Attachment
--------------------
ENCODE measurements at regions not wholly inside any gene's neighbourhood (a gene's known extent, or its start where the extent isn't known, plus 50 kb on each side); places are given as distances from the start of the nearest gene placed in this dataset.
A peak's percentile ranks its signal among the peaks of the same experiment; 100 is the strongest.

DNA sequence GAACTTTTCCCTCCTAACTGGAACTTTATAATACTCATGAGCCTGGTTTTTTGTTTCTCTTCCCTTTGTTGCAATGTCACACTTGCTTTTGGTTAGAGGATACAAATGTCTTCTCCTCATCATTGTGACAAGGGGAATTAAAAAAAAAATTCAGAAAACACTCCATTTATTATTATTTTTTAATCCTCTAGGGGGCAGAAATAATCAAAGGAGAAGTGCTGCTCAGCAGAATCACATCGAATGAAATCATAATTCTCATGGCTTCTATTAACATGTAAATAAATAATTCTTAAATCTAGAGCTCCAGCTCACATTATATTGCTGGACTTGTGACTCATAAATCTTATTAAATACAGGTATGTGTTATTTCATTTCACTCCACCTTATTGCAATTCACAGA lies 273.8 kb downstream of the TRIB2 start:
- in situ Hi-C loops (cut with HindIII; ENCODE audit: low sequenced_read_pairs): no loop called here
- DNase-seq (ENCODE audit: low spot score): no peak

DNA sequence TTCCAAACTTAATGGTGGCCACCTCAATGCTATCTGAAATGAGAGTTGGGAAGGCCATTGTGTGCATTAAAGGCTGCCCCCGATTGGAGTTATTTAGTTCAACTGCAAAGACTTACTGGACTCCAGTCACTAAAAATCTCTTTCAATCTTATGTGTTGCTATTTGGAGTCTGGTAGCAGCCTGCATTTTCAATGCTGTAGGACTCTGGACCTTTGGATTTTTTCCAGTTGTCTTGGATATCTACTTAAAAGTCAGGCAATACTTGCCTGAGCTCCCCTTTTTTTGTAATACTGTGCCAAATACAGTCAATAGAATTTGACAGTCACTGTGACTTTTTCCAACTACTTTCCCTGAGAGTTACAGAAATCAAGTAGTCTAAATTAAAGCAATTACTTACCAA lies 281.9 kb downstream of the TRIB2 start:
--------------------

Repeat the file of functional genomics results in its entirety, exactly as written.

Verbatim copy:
ENCODE measurements at regions not wholly inside any gene's neighbourhood (a gene's known extent, or its start where the extent isn't known, plus 50 kb on each side); places are given as distances from the start of the nearest gene placed in this dataset.
A peak's percentile ranks its signal among the peaks of the same experiment; 100 is the strongest.

DNA sequence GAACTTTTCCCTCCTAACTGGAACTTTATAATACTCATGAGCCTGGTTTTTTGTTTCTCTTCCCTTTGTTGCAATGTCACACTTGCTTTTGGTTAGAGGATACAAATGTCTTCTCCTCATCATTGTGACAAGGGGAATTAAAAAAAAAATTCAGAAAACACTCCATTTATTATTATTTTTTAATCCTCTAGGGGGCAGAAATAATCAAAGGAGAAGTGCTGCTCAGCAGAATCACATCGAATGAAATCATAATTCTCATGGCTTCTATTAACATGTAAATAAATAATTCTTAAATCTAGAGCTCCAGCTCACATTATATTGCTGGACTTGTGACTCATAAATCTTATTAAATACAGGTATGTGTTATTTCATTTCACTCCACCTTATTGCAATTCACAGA lies 273.8 kb downstream of the TRIB2 start:
- in situ Hi-C loops (cut with HindIII; ENCODE audit: low sequenced_read_pairs): no loop called here
- DNase-seq (ENCODE audit: low spot score): no peak

DNA sequence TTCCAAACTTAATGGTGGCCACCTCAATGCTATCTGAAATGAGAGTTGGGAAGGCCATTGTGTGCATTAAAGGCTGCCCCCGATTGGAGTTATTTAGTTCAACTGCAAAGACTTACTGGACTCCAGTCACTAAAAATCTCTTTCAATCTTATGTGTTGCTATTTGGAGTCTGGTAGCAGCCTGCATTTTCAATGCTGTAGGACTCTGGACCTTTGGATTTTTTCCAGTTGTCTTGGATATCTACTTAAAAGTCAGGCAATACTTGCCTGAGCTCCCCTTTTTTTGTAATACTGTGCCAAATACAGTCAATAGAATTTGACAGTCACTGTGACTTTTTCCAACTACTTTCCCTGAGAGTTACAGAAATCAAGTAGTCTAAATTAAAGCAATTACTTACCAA lies 281.9 kb downstream of the TRIB2 start: